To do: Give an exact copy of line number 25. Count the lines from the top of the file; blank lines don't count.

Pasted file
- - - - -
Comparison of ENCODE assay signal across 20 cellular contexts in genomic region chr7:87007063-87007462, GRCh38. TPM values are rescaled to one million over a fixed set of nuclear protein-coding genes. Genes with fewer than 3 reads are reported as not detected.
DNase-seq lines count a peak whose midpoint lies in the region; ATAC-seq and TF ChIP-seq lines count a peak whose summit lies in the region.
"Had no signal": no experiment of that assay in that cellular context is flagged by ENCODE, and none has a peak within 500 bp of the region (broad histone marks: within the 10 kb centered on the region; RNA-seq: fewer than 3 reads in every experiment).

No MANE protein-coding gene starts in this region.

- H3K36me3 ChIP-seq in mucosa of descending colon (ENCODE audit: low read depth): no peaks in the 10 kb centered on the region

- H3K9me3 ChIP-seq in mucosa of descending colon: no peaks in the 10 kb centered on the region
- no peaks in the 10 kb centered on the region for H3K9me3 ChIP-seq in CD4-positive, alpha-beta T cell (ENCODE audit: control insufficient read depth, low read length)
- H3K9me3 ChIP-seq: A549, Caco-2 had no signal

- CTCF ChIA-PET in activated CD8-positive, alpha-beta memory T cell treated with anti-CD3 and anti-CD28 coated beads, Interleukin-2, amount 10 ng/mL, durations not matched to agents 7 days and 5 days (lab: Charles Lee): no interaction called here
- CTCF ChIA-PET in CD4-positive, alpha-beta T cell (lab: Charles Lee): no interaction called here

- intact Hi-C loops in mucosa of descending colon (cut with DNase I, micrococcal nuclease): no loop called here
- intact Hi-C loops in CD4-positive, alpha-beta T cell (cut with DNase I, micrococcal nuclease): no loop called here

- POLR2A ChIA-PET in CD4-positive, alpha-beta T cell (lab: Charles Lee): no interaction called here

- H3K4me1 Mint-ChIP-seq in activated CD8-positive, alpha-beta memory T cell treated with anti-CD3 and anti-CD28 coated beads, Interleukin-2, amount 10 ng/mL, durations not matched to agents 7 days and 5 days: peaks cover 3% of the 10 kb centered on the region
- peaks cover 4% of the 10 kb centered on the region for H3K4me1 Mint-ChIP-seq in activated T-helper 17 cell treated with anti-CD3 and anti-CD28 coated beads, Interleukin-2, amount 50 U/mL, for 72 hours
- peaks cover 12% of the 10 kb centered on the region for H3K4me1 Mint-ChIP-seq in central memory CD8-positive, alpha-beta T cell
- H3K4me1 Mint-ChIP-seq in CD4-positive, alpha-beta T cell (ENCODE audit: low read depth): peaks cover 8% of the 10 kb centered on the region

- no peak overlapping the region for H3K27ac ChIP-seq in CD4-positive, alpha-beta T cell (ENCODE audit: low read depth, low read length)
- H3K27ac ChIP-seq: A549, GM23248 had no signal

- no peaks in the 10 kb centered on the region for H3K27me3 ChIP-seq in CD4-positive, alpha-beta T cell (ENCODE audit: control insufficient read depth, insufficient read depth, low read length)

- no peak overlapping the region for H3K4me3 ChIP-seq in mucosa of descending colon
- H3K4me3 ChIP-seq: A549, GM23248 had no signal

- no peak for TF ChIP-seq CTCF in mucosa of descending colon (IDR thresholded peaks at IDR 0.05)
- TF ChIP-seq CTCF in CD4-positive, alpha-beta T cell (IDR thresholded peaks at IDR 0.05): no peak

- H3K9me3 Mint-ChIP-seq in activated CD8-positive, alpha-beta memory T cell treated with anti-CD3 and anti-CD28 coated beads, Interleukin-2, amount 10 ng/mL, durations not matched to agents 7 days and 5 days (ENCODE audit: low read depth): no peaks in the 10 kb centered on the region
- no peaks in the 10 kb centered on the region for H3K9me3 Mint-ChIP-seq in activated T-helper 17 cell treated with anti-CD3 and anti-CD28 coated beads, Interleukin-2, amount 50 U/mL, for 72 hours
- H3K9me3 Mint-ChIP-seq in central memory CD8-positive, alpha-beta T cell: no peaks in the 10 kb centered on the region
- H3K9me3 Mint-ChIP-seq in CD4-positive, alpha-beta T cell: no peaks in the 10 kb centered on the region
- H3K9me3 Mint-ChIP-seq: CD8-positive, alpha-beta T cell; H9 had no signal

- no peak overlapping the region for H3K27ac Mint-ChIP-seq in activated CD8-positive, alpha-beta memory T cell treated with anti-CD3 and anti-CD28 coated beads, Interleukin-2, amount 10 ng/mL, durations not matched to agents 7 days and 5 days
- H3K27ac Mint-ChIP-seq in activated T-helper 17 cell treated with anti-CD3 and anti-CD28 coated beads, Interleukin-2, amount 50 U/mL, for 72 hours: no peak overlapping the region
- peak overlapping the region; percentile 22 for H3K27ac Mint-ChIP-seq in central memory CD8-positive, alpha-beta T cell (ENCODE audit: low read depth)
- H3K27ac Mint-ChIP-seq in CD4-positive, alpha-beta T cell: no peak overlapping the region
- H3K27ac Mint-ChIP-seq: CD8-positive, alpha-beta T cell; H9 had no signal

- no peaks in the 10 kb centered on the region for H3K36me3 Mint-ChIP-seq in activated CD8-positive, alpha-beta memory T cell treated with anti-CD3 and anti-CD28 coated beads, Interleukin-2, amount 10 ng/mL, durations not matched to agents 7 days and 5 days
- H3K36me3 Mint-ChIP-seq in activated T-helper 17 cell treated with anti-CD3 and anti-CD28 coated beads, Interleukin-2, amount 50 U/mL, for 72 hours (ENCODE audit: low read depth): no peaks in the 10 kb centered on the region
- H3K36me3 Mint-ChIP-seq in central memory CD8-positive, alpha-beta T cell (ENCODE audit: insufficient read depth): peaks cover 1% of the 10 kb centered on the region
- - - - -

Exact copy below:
- H3K9me3 Mint-ChIP-seq in activated CD8-positive, alpha-beta memory T cell treated with anti-CD3 and anti-CD28 coated beads, Interleukin-2, amount 10 ng/mL, durations not matched to agents 7 days and 5 days (ENCODE audit: low read depth): no peaks in the 10 kb centered on the region